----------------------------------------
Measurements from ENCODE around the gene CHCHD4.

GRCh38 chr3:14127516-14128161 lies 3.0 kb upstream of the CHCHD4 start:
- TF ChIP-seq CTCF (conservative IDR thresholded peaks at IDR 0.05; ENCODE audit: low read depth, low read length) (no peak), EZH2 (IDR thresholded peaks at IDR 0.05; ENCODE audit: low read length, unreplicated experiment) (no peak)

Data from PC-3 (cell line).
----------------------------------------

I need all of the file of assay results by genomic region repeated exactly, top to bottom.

Measurements from ENCODE around the gene CHCHD4.

GRCh38 chr3:14127516-14128161 lies 3.0 kb upstream of the CHCHD4 start:
- TF ChIP-seq CTCF (conservative IDR thresholded peaks at IDR 0.05; ENCODE audit: low read depth, low read length) (no peak), EZH2 (IDR thresholded peaks at IDR 0.05; ENCODE audit: low read length, unreplicated experiment) (no peak)

Data from PC-3 (cell line).